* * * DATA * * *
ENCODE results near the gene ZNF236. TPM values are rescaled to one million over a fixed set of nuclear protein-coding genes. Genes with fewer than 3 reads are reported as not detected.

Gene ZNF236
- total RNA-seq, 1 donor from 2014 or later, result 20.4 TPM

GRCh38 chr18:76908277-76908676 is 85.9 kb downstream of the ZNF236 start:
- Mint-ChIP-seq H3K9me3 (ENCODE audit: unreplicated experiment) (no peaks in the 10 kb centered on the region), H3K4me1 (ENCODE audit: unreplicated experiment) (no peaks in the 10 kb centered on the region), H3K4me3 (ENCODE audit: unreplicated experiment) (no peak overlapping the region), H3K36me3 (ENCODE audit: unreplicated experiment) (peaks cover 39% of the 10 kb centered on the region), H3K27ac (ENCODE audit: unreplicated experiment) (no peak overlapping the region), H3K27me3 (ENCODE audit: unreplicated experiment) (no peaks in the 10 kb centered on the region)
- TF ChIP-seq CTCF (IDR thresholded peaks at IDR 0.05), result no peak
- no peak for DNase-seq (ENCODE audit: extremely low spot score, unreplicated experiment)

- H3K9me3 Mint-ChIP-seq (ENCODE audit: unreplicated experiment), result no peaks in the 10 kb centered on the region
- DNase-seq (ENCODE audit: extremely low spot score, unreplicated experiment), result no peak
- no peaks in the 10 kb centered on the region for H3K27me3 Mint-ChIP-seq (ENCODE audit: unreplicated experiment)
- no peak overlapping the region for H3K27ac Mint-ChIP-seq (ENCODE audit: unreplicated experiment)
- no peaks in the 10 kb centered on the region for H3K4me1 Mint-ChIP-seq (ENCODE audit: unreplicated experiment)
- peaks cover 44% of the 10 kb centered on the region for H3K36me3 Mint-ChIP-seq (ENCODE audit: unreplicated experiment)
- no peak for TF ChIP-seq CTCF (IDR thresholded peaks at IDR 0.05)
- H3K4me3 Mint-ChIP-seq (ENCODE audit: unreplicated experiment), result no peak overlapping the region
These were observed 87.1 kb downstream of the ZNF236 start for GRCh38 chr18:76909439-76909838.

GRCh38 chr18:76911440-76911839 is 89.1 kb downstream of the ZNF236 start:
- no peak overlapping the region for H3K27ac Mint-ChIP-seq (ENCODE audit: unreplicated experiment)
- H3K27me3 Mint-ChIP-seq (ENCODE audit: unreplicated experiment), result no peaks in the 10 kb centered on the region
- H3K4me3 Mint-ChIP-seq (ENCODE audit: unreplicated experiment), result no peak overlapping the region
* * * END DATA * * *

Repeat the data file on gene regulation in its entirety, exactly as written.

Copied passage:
ENCODE results near the gene ZNF236. TPM values are rescaled to one million over a fixed set of nuclear protein-coding genes. Genes with fewer than 3 reads are reported as not detected.

Gene ZNF236
- total RNA-seq, 1 donor from 2014 or later, result 20.4 TPM

GRCh38 chr18:76908277-76908676 is 85.9 kb downstream of the ZNF236 start:
- Mint-ChIP-seq H3K9me3 (ENCODE audit: unreplicated experiment) (no peaks in the 10 kb centered on the region), H3K4me1 (ENCODE audit: unreplicated experiment) (no peaks in the 10 kb centered on the region), H3K4me3 (ENCODE audit: unreplicated experiment) (no peak overlapping the region), H3K36me3 (ENCODE audit: unreplicated experiment) (peaks cover 39% of the 10 kb centered on the region), H3K27ac (ENCODE audit: unreplicated experiment) (no peak overlapping the region), H3K27me3 (ENCODE audit: unreplicated experiment) (no peaks in the 10 kb centered on the region)
- TF ChIP-seq CTCF (IDR thresholded peaks at IDR 0.05), result no peak
- no peak for DNase-seq (ENCODE audit: extremely low spot score, unreplicated experiment)

- H3K9me3 Mint-ChIP-seq (ENCODE audit: unreplicated experiment), result no peaks in the 10 kb centered on the region
- DNase-seq (ENCODE audit: extremely low spot score, unreplicated experiment), result no peak
- no peaks in the 10 kb centered on the region for H3K27me3 Mint-ChIP-seq (ENCODE audit: unreplicated experiment)
- no peak overlapping the region for H3K27ac Mint-ChIP-seq (ENCODE audit: unreplicated experiment)
- no peaks in the 10 kb centered on the region for H3K4me1 Mint-ChIP-seq (ENCODE audit: unreplicated experiment)
- peaks cover 44% of the 10 kb centered on the region for H3K36me3 Mint-ChIP-seq (ENCODE audit: unreplicated experiment)
- no peak for TF ChIP-seq CTCF (IDR thresholded peaks at IDR 0.05)
- H3K4me3 Mint-ChIP-seq (ENCODE audit: unreplicated experiment), result no peak overlapping the region
These were observed 87.1 kb downstream of the ZNF236 start for GRCh38 chr18:76909439-76909838.

GRCh38 chr18:76911440-76911839 is 89.1 kb downstream of the ZNF236 start:
- no peak overlapping the region for H3K27ac Mint-ChIP-seq (ENCODE audit: unreplicated experiment)
- H3K27me3 Mint-ChIP-seq (ENCODE audit: unreplicated experiment), result no peaks in the 10 kb centered on the region
- H3K4me3 Mint-ChIP-seq (ENCODE audit: unreplicated experiment), result no peak overlapping the region